Thomas Wictor



In the intelligence world, the term “blowback” has many meanings. For the purpose of this post, I’ll use the definition I learned when I was in high school: Training and equipping people who eventually turn on you.

Today there was a hugely destructive attack on Karachi International Airport. Terrorists armed with automatic rifles, hand grenades, explosive vests, and rocket-propelled grenades killed at least ten people and destroyed airliners and infrastructure. The Pakistanis had to send in the army, police commandos, and special-operations forces known as the Karachi Rangers.


Though only eight to ten terrorists carried out the attack, the fighting continues. Four terrorists are said to have been killed, and large explosions have caused a lot of damage. The suspects are the Tehreek-e-Taliban Pakistan (TTP), the Pakistani Taliban.

“Analysts” and pundits like to argue that the Pakistani Taliban and the Afghan Taliban are two entirely different forces that should be treated differently. Total nonsense. While the Pakistani Taliban’s main mission is to overthrow the government of Pakistan and establish a Wahhabist dictatorship in its place, and while the Afghan Taliban’s main mission is to overthrow the Afghan government and re-establish a Wahabbist dictatorship in its place, both groups pledge their loyalty to Mullah Omar.

Many current TTP commanders were fighting in Afghanistan in the 1990s, and came to Pakistan only after the Taliban regime they helped bring to power in Kabul was overthrown. In 2001, Sufi Mohammad—later a Swat-based TTP leader and father-in-law of Mullah Fazlullah—led fighters into Afghanistan to battle U.S. troops. Baitullah Mehsud, who preceded Hakimullah Mehsud as TTP leader, worked with Afghan fighters as a low-level Haqqani Network commander before helping found the TTP in 2007. In fact, the TTP’s original reason for declaring war on Islamabad was the latter’s support for the U.S.-led intervention in Afghanistan (the current rationale-the need to overthrow an un-Islamic, pro-democratic, illegitimate Pakistani government-came later).

It’s widely accepted that the Pakistani Inter-Services Intelligence (ISI) created the Afghan Taliban and supports them to this day. So they birthed a deadly terrorist organization, invited it home, and then and lost control of it. Classic blowback.


The ongoing ISI backing of the Afghan Taliban is suicidal. If the Afghan Taliban succeeds in overthrowing the Afghan government, there’s no question that the new Taliban government in Afghanistan would then help the Pakistani Taliban’s war against the Pakistani government.

You don’t have to be a genius to make that prediction. The Afghan and Pakistani Taliban are both made up primarily of Pashtuns, and they cooperate on occasion. Both Talibans took credit for the 2009 suicide bombing in Afghanistan that killed seven CIA agents, one of the worst losses ever suffered by US intelligence.

The Taliban—whether Afghan or Pakistani—is dedicated to spreading Wahabbist Sunni Islam by force. Pakistani government peace talks with the Taliban recently collapsed, but it seemed that there was a chance for some sort of progress after the main faction of the Pakistani Taliban left the group on May 28.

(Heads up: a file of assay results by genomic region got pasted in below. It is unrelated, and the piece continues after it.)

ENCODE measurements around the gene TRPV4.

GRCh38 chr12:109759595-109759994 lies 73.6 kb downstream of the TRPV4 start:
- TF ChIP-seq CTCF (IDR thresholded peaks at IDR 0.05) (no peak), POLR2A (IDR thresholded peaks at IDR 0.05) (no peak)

Tens of thousands of people have died in militant attacks in Pakistan in the last seven years, most of them claimed by the Taliban.

The rift comes after over a month of infighting in which dozens of fighters from the Tehreek-e-Taliban Pakistan (TTP) were killed.

The powerful faction comprising militants from the Mehsud tribe - the core around which regional militant groups initially gravitated to form the TTP - said it was forming its own separate group called Tehrik Taliban South Waziristan.

A spokesman for the new group, Azam Tariq Mehsud, told reporters the decision to part ways with the TTP was made when efforts to persuade the TTP leadership to give up practices which were “contrary to Islam” failed.

“We consider the bombing of public places, extortion and kidnappings un-Islamic, and since the TTP leaders continued with these practices, we decided we should not share the responsibility,” he said.

Analysts, experts, and pundits said that the Mesud defection greatly weakened the Pakistani Taliban—and then came the Karachi airport attack yesterday. Also, the Pakistani Taliban has set up training camps in Syria.

“When our brothers needed our help, we sent hundreds of fighters along with our Arab friends,” one senior commander told Reuters, adding that the group would soon issue videos of what he described as their victories in Syria.

But-but-but the analysts, experts, and pundits said that the Pakistani Taliban was interested only in overthrowing the Pakistani government! They also say that the Afghan Taliban is interested only in taking over Afghanistan. If they do, we’ll have nothing to worry about.

Do you remember how this whole war on Wahabbist terrorism started?


The Afghan Taliban let a guy named Osama bin Laden (rest in piss) set up al-Qaeda training camps in Afghanistan, where he hatched a plan to fly airliners into the Twin Towers, the Pentagon, and the Capitol Building.

What a world. You have fanatics saying in plain language, “You have to convert to our religion or we’ll kill you,” and they’re doing everything they can to follow through on that threat, yet both the people who set them in motion and the people fighting them respond with, “Well, I think we can talk this out.”

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